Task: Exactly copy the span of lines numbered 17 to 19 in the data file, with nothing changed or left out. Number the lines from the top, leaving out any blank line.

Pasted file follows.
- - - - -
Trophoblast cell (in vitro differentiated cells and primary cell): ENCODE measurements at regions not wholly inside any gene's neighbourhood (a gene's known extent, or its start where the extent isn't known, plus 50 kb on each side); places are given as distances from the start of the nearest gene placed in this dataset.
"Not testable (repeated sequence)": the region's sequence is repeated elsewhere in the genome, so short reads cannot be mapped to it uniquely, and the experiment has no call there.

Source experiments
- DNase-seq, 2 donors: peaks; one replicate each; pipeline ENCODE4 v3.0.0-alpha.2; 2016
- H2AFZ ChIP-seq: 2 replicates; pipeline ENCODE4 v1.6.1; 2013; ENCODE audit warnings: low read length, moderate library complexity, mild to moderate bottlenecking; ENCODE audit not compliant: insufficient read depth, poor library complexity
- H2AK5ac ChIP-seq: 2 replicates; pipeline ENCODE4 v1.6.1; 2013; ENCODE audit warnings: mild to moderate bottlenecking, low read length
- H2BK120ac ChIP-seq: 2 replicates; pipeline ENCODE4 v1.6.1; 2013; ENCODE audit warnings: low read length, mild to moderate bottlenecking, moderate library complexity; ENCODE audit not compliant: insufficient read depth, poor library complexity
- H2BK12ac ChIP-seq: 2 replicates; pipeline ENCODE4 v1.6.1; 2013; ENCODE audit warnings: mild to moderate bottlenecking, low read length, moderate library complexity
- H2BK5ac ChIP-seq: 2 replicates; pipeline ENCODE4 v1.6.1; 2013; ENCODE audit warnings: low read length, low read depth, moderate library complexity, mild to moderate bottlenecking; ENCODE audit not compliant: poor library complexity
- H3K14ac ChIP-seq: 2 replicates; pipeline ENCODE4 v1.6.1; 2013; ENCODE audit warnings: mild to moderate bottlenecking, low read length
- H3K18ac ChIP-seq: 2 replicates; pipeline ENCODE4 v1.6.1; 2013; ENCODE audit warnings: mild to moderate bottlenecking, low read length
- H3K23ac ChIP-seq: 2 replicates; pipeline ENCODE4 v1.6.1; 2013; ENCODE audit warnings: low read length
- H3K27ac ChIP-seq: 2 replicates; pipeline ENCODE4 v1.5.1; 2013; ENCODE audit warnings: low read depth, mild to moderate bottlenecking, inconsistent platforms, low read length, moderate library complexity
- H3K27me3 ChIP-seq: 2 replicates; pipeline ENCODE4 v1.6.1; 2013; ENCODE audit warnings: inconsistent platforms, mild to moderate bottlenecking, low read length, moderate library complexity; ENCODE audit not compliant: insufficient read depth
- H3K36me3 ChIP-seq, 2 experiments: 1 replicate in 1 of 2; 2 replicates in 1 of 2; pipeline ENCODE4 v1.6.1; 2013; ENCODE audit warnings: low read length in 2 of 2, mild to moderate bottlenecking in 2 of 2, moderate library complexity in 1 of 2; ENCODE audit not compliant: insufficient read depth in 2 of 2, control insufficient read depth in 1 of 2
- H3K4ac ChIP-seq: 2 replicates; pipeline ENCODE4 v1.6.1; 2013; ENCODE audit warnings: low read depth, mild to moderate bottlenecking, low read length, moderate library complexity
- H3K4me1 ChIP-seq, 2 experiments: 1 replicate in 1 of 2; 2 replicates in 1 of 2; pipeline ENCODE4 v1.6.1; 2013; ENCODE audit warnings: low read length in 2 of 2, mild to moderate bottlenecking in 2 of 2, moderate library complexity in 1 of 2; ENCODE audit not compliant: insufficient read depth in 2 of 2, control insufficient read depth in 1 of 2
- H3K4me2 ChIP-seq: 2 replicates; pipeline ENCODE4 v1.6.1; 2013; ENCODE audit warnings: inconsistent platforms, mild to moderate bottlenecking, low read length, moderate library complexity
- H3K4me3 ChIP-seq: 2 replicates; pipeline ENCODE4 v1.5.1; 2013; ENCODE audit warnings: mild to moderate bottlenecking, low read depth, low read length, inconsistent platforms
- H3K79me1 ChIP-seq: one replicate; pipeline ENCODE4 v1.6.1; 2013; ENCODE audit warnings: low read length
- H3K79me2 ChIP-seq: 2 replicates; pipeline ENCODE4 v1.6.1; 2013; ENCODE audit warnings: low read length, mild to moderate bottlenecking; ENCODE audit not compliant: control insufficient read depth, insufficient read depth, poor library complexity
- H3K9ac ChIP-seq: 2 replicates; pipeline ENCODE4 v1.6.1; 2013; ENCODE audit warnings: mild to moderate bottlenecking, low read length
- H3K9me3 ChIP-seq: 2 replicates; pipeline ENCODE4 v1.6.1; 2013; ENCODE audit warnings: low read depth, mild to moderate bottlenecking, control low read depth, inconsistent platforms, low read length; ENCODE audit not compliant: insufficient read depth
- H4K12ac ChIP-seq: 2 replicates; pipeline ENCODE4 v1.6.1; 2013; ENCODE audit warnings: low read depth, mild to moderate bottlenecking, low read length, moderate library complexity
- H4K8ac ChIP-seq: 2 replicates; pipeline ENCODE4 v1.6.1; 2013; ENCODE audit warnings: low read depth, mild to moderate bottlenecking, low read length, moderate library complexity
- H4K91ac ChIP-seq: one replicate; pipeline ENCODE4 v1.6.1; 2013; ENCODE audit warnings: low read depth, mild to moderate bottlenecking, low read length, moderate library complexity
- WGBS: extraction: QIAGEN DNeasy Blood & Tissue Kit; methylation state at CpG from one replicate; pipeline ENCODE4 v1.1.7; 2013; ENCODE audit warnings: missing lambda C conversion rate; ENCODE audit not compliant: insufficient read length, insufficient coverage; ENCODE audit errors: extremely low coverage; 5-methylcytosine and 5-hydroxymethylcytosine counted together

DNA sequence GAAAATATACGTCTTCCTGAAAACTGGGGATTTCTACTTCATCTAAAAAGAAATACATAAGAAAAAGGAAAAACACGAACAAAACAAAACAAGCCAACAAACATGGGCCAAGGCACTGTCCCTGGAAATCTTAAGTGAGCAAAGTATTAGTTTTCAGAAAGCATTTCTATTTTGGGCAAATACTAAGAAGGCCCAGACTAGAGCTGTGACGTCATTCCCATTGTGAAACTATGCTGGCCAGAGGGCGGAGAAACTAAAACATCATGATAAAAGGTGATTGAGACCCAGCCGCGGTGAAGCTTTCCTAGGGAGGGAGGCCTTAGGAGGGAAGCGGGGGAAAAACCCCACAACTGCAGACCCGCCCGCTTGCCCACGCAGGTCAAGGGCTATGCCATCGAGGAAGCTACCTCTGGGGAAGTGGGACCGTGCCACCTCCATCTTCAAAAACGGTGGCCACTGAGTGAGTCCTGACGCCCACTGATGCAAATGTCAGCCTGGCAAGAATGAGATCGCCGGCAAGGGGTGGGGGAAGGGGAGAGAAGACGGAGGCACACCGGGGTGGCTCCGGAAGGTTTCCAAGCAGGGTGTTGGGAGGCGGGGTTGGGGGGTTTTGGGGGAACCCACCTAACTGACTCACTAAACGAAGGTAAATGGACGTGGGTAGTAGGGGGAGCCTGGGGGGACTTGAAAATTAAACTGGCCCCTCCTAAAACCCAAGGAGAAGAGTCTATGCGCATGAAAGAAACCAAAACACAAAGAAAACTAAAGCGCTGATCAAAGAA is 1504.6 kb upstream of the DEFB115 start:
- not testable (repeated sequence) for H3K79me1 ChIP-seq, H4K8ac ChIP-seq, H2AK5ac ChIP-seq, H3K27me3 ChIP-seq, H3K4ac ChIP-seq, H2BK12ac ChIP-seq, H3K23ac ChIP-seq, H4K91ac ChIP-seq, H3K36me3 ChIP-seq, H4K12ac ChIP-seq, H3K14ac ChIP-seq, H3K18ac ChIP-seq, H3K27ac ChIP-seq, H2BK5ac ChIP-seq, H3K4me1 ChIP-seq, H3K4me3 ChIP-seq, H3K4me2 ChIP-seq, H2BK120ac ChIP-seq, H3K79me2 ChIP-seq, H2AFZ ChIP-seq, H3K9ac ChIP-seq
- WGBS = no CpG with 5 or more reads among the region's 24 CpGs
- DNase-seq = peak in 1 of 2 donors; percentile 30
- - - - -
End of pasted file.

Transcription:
- H3K4me1 ChIP-seq, 2 experiments: 1 replicate in 1 of 2; 2 replicates in 1 of 2; pipeline ENCODE4 v1.6.1; 2013; ENCODE audit warnings: low read length in 2 of 2, mild to moderate bottlenecking in 2 of 2, moderate library complexity in 1 of 2; ENCODE audit not compliant: insufficient read depth in 2 of 2, control insufficient read depth in 1 of 2
- H3K4me2 ChIP-seq: 2 replicates; pipeline ENCODE4 v1.6.1; 2013; ENCODE audit warnings: inconsistent platforms, mild to moderate bottlenecking, low read length, moderate library complexity
- H3K4me3 ChIP-seq: 2 replicates; pipeline ENCODE4 v1.5.1; 2013; ENCODE audit warnings: mild to moderate bottlenecking, low read depth, low read length, inconsistent platforms